Like them or loathe them, taxi ad screens are here to stay
Do the screens in the back of red Hong Kong taxis offer an interesting service or annoy passengers?
A pilot programme has been approved in New York to replace taxi TV screens with less invasive technology. But those in Hong Kong’s red taxis are here to stay, says the company operating them.
China’s leading in-taxi interactive media company, Touchmedia, has 50,000 screens in taxis in seven cities – Beijing, Shanghai, Guangzhou, Shenzhen, Hangzhou, Qingdao and Hong Kong, and says 70 million passengers a month view them.
Touchmedia’s chief strategy officer in Hong Kong, Neil Ducray, says the systems in New York were obsolete and different to the ones in Hong Kong.
“It’s about time they were replaced – the system was very outdated. And they are not the same as what we have in Hong Kong. New York is replacing screens that are eight or nine years old with a newer, more modern system. Our screens are newer and more sophisticated, with directional speakers, are better positioned, have higher resolution, an on/off button for passengers, and more interactivity.”
Ducray says most screens in Hong Kong were installed in 2012 or 2013. They provide video content from partners such as fashion channel Elle and National Geographic.
They provide public service material such as weather reports, horoscopes, games and surveys on topical issues. They also show advertising, promotional and charity material.
“We pay the taxi drivers each month to have them in their cars and we take the system out if the owner asks us to remove it, but that is quite rare,” says Ducray. He says the screens reach 5.6 million backseat passengers a month in Hong Kong. He said one new game was played by 285,000 passengers in a single month.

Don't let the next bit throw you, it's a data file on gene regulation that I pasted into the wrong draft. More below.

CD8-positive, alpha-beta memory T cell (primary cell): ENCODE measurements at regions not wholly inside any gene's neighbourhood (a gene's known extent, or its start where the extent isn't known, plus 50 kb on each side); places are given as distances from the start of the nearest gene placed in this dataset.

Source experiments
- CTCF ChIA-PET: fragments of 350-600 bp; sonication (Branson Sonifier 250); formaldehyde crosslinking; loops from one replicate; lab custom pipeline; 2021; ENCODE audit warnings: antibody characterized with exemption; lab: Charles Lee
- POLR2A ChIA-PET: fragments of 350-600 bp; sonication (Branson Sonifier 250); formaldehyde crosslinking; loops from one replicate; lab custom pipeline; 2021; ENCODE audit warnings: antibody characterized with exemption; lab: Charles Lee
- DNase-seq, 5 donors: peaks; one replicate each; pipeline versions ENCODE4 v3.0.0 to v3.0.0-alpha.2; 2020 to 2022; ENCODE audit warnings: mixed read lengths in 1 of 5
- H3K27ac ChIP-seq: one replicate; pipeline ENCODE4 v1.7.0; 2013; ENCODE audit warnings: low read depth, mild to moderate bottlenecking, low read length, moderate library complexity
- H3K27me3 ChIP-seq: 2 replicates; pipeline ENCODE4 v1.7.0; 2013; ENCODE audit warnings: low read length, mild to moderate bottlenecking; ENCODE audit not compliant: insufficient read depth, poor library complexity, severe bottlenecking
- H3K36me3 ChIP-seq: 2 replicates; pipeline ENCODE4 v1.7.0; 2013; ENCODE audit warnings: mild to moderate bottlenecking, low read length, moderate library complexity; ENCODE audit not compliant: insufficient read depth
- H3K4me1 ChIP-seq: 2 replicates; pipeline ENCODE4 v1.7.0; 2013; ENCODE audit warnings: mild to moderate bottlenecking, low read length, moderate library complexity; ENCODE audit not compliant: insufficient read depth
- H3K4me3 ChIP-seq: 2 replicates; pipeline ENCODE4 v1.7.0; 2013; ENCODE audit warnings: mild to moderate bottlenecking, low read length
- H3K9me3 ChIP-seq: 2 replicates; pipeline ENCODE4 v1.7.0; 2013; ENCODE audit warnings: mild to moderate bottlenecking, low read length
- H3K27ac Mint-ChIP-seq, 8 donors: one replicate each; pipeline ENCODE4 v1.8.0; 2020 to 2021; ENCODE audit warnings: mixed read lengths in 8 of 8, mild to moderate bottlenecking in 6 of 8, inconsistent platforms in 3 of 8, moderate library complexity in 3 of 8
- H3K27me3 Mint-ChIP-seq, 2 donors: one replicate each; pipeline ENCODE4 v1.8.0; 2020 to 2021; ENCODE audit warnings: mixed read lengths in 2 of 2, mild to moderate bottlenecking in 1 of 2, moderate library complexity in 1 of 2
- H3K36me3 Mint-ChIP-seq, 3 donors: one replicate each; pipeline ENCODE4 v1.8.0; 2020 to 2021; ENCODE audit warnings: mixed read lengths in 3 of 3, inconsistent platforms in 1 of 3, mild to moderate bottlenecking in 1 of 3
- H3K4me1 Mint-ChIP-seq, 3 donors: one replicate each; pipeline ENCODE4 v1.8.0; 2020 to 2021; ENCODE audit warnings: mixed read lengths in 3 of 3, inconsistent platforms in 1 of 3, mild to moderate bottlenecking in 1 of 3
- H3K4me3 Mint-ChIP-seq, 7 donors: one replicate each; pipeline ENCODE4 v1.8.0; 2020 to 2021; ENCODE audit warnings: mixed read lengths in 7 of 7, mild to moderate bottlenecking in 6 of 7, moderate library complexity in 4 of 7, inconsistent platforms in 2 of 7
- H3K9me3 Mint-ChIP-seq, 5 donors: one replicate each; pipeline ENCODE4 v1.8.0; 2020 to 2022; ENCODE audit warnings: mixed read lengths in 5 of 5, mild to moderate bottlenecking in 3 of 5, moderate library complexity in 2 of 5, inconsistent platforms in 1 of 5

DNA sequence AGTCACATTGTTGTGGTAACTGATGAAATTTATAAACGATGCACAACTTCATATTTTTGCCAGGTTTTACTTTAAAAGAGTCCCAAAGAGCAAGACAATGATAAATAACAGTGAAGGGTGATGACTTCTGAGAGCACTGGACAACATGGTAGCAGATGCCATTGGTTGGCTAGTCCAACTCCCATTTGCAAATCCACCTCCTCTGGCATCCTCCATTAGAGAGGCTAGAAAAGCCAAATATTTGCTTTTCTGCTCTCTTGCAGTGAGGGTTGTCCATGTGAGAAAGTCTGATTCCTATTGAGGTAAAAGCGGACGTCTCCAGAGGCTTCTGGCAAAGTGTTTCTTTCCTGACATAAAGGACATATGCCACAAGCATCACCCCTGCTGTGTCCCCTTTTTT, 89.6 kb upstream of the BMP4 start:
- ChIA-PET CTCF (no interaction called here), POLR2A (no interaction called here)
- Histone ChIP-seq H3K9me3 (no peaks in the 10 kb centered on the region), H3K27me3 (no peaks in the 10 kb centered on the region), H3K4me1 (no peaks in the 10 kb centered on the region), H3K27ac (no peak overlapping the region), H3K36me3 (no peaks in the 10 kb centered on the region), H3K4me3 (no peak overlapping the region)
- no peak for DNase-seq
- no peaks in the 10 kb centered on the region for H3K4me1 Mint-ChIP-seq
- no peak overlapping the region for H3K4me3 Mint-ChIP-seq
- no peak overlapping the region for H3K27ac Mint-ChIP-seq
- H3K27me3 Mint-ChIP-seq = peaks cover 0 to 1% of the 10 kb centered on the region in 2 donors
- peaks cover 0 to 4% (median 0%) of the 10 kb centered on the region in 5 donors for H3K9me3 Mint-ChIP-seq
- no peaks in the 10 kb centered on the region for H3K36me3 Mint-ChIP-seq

“With our survey of topical issues we average 50,000-plus answers to the three questions in one week. In our most recent research, 84 per cent of taxi passengers said they watch the screen and 85 per cent said they find the content interesting.
“There is an on/off button for passengers – currently it is turned off during only a tiny percentage of rides – about 2 per cent to 3 per cent,”he says
Passengers have mixed feelings about the screens.
Part-time musician Brian Yau says he is forced to get a taxi if he plays gigs on weekends and finish late, especially if he has a lot of heavy equipment. “If the screen’s not off when I get in then I turn it off as soon as I sit down. The last thing I want at 3am is ads blasting in my ears.”
Sam Withers says he gets a taxi to and from the office, about a 10-minute commute each way. “I’m in advertising and I don’t think there was much thought put into the research of TV taxis … It seems the people who detest them most are the target audience.”
Withers says the televisions are also redundant as most people have a mobile device.
Samantha Mak says while she’s never used the screens she’s not bothered by them, although she says passengers should not be constantly exposed to advertising. “When I get a taxi I want peace and quiet, not advertising shoved in my face.”
Taxi diver William Chan says he has had a screen installed in his taxi for a year and does not find it intrusive. “I don’t notice if people are watching it or not … I’ve only had a few passengers ask for help on how to turn them off but that’s it.”